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Broadest Reasonable Interpretation Standard in Post Grant Review Proceedings

Posted Tuesday, May 26, 2015 by Jim Ruttler

When the Patent Office reviews issued patents in the new Post Grant Review Proceedings, they use the Broadest Reasonable Interpretation Standard. This means that they interpret the claim language in its broadest possible light consistent with the way that claims are interpreted during examination. This is a different standard than Courts use when reviewing issued patent claims. The Courts use the Phillips standard, which is essentially interpreting the claims in view of the specification and with a presumption of validity. The Phillips standard therefore is more narrow than the Broadest Reasonable Interpretation Standard. This matters because the broader the claims are interpreted to be, the easier it is to invalidate them with prior art.

The Broadest Reasonable Interpretation makes sense during examination because Applicants have the ability to amend the claims to clarify any potential ambiguity. The intent of examination is to produce clear and unambiguous claims and so examining them with a broad view assists in satisfying this goal.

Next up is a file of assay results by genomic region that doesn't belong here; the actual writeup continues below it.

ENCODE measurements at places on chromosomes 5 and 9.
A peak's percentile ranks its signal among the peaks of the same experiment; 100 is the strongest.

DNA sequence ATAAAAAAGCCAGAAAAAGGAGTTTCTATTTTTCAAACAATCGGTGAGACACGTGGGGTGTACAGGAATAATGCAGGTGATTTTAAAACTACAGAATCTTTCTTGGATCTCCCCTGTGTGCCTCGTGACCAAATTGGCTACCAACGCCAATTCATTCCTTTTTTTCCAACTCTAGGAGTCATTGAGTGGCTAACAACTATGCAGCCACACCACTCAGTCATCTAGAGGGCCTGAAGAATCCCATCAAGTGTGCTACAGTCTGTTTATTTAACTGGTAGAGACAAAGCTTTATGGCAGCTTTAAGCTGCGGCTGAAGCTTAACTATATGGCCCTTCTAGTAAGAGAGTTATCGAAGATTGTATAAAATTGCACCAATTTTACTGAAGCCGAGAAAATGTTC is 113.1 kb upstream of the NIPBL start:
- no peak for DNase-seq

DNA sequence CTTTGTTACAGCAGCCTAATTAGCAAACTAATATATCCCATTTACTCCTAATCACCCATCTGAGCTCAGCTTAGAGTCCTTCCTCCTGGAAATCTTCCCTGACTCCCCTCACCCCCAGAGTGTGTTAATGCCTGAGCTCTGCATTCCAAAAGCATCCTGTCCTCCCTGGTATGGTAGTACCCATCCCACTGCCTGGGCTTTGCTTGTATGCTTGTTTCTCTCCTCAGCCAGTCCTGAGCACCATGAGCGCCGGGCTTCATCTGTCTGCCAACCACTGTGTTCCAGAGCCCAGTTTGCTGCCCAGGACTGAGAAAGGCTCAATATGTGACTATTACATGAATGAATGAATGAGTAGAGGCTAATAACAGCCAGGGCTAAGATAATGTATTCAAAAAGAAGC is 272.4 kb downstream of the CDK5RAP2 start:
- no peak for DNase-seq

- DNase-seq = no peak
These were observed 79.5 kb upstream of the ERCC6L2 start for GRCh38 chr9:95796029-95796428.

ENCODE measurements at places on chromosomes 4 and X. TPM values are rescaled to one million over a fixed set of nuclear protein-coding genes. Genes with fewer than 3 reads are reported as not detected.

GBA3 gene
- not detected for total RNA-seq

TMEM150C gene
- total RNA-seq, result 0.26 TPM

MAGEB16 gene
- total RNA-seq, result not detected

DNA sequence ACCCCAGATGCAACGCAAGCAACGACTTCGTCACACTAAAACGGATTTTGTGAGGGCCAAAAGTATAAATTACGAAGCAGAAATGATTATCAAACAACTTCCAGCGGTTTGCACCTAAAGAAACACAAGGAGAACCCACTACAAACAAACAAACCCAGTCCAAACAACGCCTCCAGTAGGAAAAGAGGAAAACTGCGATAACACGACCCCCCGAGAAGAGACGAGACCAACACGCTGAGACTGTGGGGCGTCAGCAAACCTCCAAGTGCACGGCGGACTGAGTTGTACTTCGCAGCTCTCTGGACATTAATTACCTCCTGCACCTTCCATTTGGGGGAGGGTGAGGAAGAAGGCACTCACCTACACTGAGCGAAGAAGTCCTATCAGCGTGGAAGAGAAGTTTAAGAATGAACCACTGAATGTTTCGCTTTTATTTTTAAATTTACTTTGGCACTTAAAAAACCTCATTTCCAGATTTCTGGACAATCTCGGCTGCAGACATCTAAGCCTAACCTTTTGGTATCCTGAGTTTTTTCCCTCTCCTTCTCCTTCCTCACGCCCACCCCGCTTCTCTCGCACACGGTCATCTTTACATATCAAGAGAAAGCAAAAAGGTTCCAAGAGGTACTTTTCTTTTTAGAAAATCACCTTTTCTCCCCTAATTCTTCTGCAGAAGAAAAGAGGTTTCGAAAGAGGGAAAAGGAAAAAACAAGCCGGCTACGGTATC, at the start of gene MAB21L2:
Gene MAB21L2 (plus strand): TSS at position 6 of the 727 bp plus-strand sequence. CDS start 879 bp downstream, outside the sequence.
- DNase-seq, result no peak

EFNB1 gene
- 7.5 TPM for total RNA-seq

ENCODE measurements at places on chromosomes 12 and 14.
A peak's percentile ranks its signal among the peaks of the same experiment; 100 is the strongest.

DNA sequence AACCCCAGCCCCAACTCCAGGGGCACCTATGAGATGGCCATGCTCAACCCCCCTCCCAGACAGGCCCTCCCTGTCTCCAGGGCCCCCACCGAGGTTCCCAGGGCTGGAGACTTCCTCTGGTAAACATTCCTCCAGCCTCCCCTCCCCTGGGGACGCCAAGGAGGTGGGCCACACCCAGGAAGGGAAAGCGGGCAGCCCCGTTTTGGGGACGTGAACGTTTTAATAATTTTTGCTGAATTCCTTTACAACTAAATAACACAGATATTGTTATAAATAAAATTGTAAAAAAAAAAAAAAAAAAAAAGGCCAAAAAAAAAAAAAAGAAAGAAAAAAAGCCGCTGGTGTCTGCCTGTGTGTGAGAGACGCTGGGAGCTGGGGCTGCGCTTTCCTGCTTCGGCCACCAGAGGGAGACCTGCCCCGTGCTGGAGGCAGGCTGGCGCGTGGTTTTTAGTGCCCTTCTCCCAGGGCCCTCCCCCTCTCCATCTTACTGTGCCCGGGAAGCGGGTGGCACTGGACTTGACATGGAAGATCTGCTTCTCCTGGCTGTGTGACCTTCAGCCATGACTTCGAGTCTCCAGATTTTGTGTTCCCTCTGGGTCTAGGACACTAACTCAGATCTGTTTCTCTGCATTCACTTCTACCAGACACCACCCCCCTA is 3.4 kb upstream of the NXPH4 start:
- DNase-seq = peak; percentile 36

The Phillips standard for issued patents also makes sense. Patents are presumed valid once issued and there is limited opportunity to amend the claims once a patent has issued. Furthermore, it is undesirable for a patent to cover more than what has been invented, so having claims interpreted narrowly in view of the specification furthers these goals.

Now, with respect to the Post Grant Review proceedings, it makes absolutely no sense to interpret the claims under the Broadest Reasonable Interpretation Standard. First, examination has been completed and patents are supposed to enjoy a presumption of validity. Second, there is no (very limited) opportunity for amendments to the claims. Third, the Courts are using a completely different standard when potentially simultaneously reviewing the same patent claims.

Using this broad standard, the Patent Office has been invalidating claims and an astonishingly high percentage. Yes, the same Patent Office that is granting patents is turning around and invalidating the same patents. All hope is not lost, however, as it appears that the chorus for change is growing louder and louder with more large patent owners realizing the significance of the problem.

Until such time that the standard changes, it is wise to employ a defensive strategy such as pursuing multiple patents, drafting narrow dependent claims, and maintaining pending applications.

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